Two Los Angeles City Council members want hotel workers to earn a living wage, and their idea makes a lot of economic sense. A new study by the Economic Roundtable found that raising L.A's minimum wage to $15 dollars an hour would stimulate their economy enough to create almost 65,000 jobs. Right now, almost half of employees in that city make less than that amount, and the wage hike would put $73 million dollars into the pockets of low-wage workers. The wage hike for hotel workers has a good chance of passing, as Democrats have a super-majority in the Los Angeles City Council, and supporters of the plan would like to see the pay raise expanded to all city workers. The “Fight For 15” has been sweeping our nation as more and more workers join together to fight for a living wage. Thankfully this time, the fight is being waged by L.A. lawmakers, and it looks like that city is on a great path to lifting workers out of poverty.
According to RadCast.org, radiation levels are spiking higher than they have been in the past few days, but the average readings are still fairly calm. Chicopee, Massachusetts is reporting 43 counts per minute, with spikes of 71, and Asheville, North Carolina is sitting at 36, with highs of 86 counts per minute. Spearfish, South Dakota is averaging 43 counts per minute, with spikes of 88, and Chino Valley, Arizona is hovering at 53, with highs of 82 counts per minute. Paso Robles, California is reporting 42 counts per minute, with spikes of 69, and Medford, Oregon is averaging 36, with highs of 60 counts per minute. RadCast.org's alert level is 100 counts per minute, but they remind us that there is no such thing as a safe level of radiation.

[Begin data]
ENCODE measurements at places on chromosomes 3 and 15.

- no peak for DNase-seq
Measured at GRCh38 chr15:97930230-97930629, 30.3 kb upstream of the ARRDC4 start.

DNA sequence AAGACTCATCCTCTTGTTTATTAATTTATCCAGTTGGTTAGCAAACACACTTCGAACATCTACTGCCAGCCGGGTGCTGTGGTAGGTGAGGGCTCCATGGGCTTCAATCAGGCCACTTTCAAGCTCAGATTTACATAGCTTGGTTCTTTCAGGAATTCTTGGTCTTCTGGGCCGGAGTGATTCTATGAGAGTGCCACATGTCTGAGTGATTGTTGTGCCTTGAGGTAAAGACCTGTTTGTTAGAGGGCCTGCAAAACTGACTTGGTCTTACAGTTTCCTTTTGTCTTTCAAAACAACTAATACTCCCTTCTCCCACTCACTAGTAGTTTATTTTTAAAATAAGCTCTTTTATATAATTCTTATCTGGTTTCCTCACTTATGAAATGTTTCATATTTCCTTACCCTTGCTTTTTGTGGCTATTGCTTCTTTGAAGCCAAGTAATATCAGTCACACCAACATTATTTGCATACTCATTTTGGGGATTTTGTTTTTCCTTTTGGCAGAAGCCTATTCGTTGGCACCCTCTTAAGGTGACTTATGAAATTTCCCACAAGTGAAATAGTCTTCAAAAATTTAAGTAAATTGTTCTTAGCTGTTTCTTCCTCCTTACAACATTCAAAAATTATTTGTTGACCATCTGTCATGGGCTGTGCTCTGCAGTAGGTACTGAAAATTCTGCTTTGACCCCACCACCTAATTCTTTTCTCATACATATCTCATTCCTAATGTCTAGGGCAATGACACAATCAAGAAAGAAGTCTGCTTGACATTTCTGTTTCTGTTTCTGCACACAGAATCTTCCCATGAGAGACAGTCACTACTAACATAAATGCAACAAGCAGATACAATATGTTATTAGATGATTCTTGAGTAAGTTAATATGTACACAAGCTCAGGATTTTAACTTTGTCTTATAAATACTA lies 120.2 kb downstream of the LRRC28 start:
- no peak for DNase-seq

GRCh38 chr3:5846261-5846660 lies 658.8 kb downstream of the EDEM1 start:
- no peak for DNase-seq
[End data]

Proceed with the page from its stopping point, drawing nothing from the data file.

More than 200 organizations and businesses are calling on our President to stand up for our right to know what's in our food. They're asking President Obama to uphold his campaign pledge on GMO labeling. This group includes organizations like the Center for Food Safety, the Environmental Working Group, and Just Label It – and, their efforts are supported by congressional champions like Democratic Representative Peter DeFazio. Andrew Kimbrell of the Center for Food Safety said, “President Obama has long argued that transparency is essential for public trust. We couldn't agree more. American consumers want and deserve mandatory labeling of genetically engineered foods.” Hopefully this large group of organizations will have some sway over the President and our lawmakers, and we will finally get a national right to know what's in our food.
And finally... Forget about artificial intelligence, most of us are being effected by artificial empathy. And no, I'm not talking about Republicans learning to talk like they care about poor people. A sophisticated data analysis system called Mattersight is listening to our customer service calls, and determining our mood before we ever speak to a real person. The system listens to our volume, pauses, tone, speed of response, and more, to try and match us up with a customer service rep that fits our personality. And, the person you speak with may have no idea that this is happening. Overtime, the Mattersight system can create a “personality profile” for you, however it's not quite clear on what that entails, or on what happens with that information. Considering how much most people hate automated customer service systems, you have to wonder how they classify callers... perhaps “slightly annoyed”, “completely frustrated”, and “ready to throw their phone”????